Here's some references to some vba tools that may help with JSON


https://github.com/VBA-tools/VBA-Web

https://github.com/VBA-tools/VBA-JSON
 

jdraw

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I agree with Lightwave - there is still likely to be a place for MS Access in your tool set. Since you are familiar with the Access environment, it will be a "comfort zone". Access does many things for you/us, more than we appreciate.

It seems the VBA-Web, mentioned by Lightwave, has more documentation and is more relevant to your general issue -web request and response.

There may be interest from some on the forum to do some experimenting with VBA-Web and Access.
My quick look at the link shows it was set up for Excel, but that it should be usable in Access.

VBA-Web: Connect VBA, Excel, Access, and Office for Windows and Mac to web services and the web
 

The_Doc_Man

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Lightwave's comments are spot-on regarding something that I did for part of my career. I was considered a "software engineer" and engineering in that context is "learning how to make things work together." Right on the fringes of system designer, but that depended on the labor structure of the employer...

Anyway, the advantage of Access over so many of the other methods out there is that Access already has solved the problem of integrating things, even if the solution is not the prettiest in the world. Component Object Model methods can be clunky but they work! Businesses try all sorts of things but if it becomes too difficult to keep it working, they gravitate to "tried and true" solutions.
 

Lightwave

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So my question is what 'pulls all this together' like I say, in Access everything is done in Access

and there's the rub

If your not in Access - quite probably you do - quite often by hand writing code that ties a database engine to a web client to a web server or alternatively some kind of client to a database :D
 
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peskywinnets

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Don't get me wrong guys...I'm not diss'ing Access...in fact I'd go so far to say it's been the one single revelation in running my one man business...I remember I had a 'penny dropped' aha moment when I realised I needed my own database to help me run my business - I fired up MS access for the first time & thinking WTF - What now? However, little by little I've built up a reasonable amount of access 'chops' (albeit in a kludger style that would make most on here wince!) ....frankly, if wasn't for access eliminating time intensive/repetitive tasks, I'd have probably packed up & found something else to do for income! So there's lots of love for Access here.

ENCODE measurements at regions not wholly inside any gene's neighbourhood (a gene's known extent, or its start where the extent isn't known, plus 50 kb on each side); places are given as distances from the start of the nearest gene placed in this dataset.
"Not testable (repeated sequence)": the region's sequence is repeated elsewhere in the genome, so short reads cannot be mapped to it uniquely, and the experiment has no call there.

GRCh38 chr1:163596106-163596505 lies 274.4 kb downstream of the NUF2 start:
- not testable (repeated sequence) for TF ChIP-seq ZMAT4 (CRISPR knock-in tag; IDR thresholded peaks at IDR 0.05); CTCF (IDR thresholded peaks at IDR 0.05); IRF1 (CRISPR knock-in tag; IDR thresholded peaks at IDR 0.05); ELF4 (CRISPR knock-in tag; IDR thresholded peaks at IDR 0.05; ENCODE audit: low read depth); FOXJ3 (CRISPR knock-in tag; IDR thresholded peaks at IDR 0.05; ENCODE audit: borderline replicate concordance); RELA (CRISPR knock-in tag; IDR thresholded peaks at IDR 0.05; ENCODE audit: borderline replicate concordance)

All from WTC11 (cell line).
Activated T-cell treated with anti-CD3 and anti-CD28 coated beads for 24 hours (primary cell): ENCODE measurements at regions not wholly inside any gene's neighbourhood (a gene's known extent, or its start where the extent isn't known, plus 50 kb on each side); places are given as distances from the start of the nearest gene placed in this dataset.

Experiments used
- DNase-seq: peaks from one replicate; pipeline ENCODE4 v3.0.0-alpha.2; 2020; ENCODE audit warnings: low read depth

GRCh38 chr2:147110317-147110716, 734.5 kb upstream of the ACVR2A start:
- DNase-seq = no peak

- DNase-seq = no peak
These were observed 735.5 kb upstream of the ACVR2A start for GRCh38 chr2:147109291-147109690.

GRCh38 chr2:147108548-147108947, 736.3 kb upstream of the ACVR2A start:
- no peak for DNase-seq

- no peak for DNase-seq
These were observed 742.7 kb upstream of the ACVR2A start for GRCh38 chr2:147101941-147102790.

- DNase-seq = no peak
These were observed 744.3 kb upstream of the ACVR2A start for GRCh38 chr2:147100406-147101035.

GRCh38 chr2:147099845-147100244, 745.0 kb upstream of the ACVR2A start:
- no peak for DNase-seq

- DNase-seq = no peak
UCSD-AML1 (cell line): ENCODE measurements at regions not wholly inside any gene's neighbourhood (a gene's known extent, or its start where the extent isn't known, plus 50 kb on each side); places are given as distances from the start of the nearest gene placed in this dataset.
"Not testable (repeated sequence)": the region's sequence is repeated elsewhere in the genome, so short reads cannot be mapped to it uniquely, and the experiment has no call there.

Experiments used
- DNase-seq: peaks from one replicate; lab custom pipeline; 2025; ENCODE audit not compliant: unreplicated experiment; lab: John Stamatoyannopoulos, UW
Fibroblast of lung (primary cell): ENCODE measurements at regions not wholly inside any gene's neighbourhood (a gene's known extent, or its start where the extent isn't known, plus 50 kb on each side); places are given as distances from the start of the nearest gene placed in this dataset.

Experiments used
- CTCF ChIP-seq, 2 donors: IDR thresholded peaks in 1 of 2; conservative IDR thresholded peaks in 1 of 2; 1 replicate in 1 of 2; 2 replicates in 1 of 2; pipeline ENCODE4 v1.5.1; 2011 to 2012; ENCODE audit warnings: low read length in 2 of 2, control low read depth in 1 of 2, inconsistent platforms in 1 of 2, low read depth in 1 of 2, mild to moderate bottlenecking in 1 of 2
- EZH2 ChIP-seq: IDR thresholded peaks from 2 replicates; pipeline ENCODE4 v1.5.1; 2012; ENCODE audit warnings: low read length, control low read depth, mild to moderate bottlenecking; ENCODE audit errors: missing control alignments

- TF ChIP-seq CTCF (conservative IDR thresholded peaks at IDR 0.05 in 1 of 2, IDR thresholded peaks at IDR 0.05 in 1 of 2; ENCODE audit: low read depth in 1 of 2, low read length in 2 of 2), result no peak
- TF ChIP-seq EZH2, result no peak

No, the only reason I'm mulling having to start looking at other languages/databases is because of the lack of json support in VBA....it seems (wrt APIs) that json is the future & VBA isn't keeping up.

I'm really a hesitant/reluctant learner - I learn stuff only if I have to, so if there's any way I can avoid having to pull all this newly required knowledge wrt other coding languages, user interfaces & databases together, then you can be sure I'll stick with access! (I guess I'm just going to have to explore my own way of handling json formatted data first)

I'm just a little surprised that there's no 'goto' package if you have to work with a certain language & SQL that would provide an equivalent 'well integrated' interface to Access (that said, liddlem Tabled Visual Studio, so if push comes to shove, that'll be my first line of enquiry)
 

jdraw

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Pesky,

I started another thread to see what's going on re Access vba and json.

Can you provide a sample json response that represents something from your business activity, and what you need from that response?
You can mock up/replace some names and/or codes --but replace them with similar number of (alphas or numeric).

I think there is interest in finding out more, and it can only help you with your decision making.